Though tougher laws were passed after the mining disaster, enforcement remains weak.
It was a couple of hours past midnight when Mike Piché walked through the portal to the Westray coal mine. His hard hat didn’t have a head lamp, so it was by flashlight that Piché scanned the surroundings, the sight of cigarette butts, the five-gallon pail lined with a plastic bag and fitted on top with a toilet seat, the coal dust that drifted shin high.
“It’s like stepping in talc,” Piché says of moving through the abundance of black dust that coated the tunnel that April morning, the dust that would explode weeks later, turning the Westray mine into a mortuary for 26 miners, and a permanent sepulchre for 11 of those men.
Piché had been leading an organizing drive for the United Steelworkers that spring 25 years ago. The accounts of production pressures and lax and even nonexistent safety standards at the Nova Scotia mine were legion. He remembers the meeting he had at Roy Feltmate’s place the evening of May 8.
A few of the miners were there, an inside committee had been formed and the union was well on its way to certification with signed cards from 45 per cent of the miners. Feltmate promised to swing by Piché’s room at the Heather Hotel the next day with a few of the other guys. But at 5:18 the morning of May 9 the mine blew apart. Roy Feltmate was never seen again.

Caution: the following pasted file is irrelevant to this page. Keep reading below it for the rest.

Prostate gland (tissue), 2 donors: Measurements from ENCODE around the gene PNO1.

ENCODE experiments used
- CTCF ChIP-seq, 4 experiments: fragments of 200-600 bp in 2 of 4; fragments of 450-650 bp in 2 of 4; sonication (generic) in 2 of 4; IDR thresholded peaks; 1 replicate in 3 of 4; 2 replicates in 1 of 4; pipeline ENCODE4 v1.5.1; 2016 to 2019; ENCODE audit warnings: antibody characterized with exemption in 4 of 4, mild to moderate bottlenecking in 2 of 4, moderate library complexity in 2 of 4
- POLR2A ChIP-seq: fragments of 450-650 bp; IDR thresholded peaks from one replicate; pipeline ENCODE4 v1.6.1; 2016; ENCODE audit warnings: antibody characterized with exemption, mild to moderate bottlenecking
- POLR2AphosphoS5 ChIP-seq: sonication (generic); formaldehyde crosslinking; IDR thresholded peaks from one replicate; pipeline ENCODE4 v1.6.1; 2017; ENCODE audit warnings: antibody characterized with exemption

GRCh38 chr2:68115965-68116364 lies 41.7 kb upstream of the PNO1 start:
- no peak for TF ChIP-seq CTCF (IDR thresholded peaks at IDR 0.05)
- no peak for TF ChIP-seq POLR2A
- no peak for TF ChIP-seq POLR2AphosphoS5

The cascading misery from Westray seemed never to end, and it’s worth a pause as the quarter-century anniversary approaches to think very hard about that. The inquiry into the tragedy led by Supreme Court Justice K. Peter Richard was definitive in laying the catastrophe’s root causes, from failures in the mine approval process, to the promotion of workers with little coal mining experience, to a “grossly inadequate ventilation system” to deal with the methane gas for which the Foord coal seam was famous.
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